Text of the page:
Posted in Conference, For Writers, On Writing, Reading, South, Writing


RWA13 in Atlanta was a wonderful experience.  I find I learn so much in the company of other writers, and not just in the formal workshops.  In case you couldn’t attend, here are 13 things  I learned at RWA13.

1.  Romance readers are generous and passionate about good books.  I worked as Cashier at the Literacy Signing.  One woman drove across two states to get to the signing.  She had more books than she could hold and her husband rounded to the closest hundred to benefit literacy programs.  I don’t know her name, but she is why we write.

2.  The publishing industry is in flux.  As more authors take charge of their own career, publishing houses and agents need authors more than authors need the traditional publishing world.  It’s a scary but exciting time.  As the author you are more empowered if you take the time to figure out what you and your rights are worth.  (Discussion with Dorien Kelly and Courney Milan)

3. Independent press does not necessarily mean small press. (Indie press panel)

4. A great hook taps into the reader’s curiosity and gets at a deep emotional response (from Elizabeth Boyle)

5. Publishing a book is not a solitary activity.  It takes a team. (from Simone Elkeles)

6. Don’t be afraid to ask a question of authority. The powers that be may not want to answer the question, but you’ll never get an answer unless you try.

7. Interested in trying a stand up desk?  Before you spend $1,500 on a fancy work station, try the ironing board.  I always wondered what those things were for…..  (from Bruce Kelly, CIH,CSP)

8. A workshop on finances may not sound exciting, but Laura Alford, Diane Kelly and Donna MacMeans made taxes and record keeping a conference highlight.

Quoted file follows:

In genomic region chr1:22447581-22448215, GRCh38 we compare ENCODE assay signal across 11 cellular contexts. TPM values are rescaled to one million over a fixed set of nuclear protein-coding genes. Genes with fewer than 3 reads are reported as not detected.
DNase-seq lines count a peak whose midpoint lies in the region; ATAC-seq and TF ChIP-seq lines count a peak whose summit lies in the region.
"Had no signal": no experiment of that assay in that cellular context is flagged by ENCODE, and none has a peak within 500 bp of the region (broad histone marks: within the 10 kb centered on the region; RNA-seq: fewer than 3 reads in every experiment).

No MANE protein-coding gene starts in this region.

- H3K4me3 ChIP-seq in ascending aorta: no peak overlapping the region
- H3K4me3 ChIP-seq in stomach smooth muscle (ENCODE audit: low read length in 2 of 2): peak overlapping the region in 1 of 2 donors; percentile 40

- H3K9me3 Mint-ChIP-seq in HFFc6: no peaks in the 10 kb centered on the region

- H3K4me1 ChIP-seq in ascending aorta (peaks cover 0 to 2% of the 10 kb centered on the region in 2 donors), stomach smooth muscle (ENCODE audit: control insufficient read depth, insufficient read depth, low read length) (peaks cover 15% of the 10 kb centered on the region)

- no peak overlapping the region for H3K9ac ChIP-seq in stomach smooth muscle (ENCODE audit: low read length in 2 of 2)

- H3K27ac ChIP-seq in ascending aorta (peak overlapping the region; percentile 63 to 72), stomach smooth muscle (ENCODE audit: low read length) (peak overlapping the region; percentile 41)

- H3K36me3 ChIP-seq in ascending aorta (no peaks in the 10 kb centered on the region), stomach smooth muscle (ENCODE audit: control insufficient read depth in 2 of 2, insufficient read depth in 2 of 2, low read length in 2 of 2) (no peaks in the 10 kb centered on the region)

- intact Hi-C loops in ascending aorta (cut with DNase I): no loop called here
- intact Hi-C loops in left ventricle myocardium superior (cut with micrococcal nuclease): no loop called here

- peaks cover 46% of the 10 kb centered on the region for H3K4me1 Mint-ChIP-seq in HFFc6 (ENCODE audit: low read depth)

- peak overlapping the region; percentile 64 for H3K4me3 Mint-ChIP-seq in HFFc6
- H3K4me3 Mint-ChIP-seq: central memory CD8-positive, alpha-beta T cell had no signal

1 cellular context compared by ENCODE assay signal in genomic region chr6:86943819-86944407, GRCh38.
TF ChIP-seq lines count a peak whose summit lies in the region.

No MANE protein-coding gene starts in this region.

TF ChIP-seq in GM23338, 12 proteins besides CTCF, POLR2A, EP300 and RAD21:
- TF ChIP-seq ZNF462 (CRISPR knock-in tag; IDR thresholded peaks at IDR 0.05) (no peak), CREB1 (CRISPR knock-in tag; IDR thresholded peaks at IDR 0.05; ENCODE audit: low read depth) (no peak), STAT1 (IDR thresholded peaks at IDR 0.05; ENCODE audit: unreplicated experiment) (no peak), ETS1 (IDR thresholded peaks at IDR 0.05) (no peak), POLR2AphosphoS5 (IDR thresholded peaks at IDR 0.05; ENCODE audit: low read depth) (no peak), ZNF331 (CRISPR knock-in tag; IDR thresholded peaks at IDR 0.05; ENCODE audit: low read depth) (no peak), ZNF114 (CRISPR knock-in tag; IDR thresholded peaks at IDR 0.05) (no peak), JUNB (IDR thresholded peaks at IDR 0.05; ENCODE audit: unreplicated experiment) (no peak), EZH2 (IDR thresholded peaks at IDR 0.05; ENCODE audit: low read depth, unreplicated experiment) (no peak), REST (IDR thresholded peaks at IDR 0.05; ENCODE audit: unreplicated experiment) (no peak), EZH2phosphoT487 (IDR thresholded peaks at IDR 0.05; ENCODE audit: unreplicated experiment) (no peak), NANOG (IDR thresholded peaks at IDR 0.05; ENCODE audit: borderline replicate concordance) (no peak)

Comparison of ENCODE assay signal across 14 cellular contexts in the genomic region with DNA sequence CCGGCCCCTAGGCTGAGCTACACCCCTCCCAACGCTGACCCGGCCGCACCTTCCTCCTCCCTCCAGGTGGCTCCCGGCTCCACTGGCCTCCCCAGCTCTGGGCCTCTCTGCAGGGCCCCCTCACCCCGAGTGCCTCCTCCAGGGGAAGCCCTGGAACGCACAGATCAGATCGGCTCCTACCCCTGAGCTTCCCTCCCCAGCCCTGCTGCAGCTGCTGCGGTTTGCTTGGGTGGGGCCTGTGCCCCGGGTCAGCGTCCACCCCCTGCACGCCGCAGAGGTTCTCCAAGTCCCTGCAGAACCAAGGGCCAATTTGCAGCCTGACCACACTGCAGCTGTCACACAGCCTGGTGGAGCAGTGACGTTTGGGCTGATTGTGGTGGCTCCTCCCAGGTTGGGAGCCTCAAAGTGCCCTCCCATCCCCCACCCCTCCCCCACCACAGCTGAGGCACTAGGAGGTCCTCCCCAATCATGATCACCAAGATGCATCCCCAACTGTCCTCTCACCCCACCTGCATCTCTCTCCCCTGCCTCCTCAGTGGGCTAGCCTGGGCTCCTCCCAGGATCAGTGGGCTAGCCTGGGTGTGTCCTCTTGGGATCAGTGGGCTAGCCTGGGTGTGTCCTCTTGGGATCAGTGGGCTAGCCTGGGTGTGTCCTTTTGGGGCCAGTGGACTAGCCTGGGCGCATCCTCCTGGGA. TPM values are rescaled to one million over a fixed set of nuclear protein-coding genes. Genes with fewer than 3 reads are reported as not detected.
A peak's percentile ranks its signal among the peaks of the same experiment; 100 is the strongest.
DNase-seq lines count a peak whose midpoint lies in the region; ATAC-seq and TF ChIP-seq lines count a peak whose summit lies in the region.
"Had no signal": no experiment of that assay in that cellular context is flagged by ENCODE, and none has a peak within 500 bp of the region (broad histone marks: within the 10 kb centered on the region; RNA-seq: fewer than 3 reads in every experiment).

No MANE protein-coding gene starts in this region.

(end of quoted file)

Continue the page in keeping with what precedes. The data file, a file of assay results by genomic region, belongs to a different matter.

9. Michael Hauge is an amazing public speaker.   The goal of any story-teller is to solicit an emotional response in the reader.

10. If there is an open chair at your lunch table, you might make a new friend.

11. The best presenters were the most prepared and organized speakers.

12. We need more euphemisms for “lady parts.”  (Stephanie Doyle, Elizabeth Hoyt and Molly O’Keefe)

13. When you get over two thousand writers in one place, the energy is amazing.  I’m fortunate to be part of this terrific writing community and I can’t wait until San Antonio #RWA14

Did you go to the conference?  What stood out for you?


where the heart finds a home

15 thoughts on “RWA13

  1. RWA conferences are great! And you are definitely right about the energy created by a large group of writers getting to spend time with like-minded people. Thanks for the notes here. Helps those of us who weren’t able to attend!

  2. Wonderful post! I attended Anaheim in 2012, and I was thrilled to meet so many of my fellow authors, including a few dozen from Crimson Romance. You came away with some great experiences and insights; oh, and the “lady parts” bit was hilarious. I’ve always heard them called “doll parts.” lol

    1. I hadn’t heard the term “doll parts” before. It’s too bad that workshop wasn’t taped. It was hilarious and a bunch of us live tweeted it. You can search the twitter archive using the hashtag #RWA13

  3. I noticed that even though the market is in flux, the best marketing tool a person has is a print book. In a room full of swag, or in a big publisher signing, that’s what people walk towards. That’s what they pick up. Side-by-side with a coupon code for a free book, a person may pay more attention to the paper one because there’s still that perception of substance with paper.

    Question now is, how do e-book authors grab attention without standing on tabletops and handing out $20 bills to passerbys?

    1. I wonder about this too, Holley. I noticed that some of the e-first publishing lines of major houses offered a paper sampler. Authors signed their excerpt and typically gave another paper item (bookmark, postcard, trading card) with the booklet. Lines were typically shorter than for a traditionally published author, but they still had lines at the Kensington signing (for example). I cashiered at the literacy signing so I have no idea how authors worked the crowd there. I saw some ebooks sold as CDs and I suppose thumb drives would be another way to do this, although you’d have to write small. You certainly have given some food for thought and further discussion. Thanks for stopping by.

  4. Thank you, Lola. Some of those points are funny, some are profound. Usually my experience with conferences and I miss it so much. Thanks for sharing your info.

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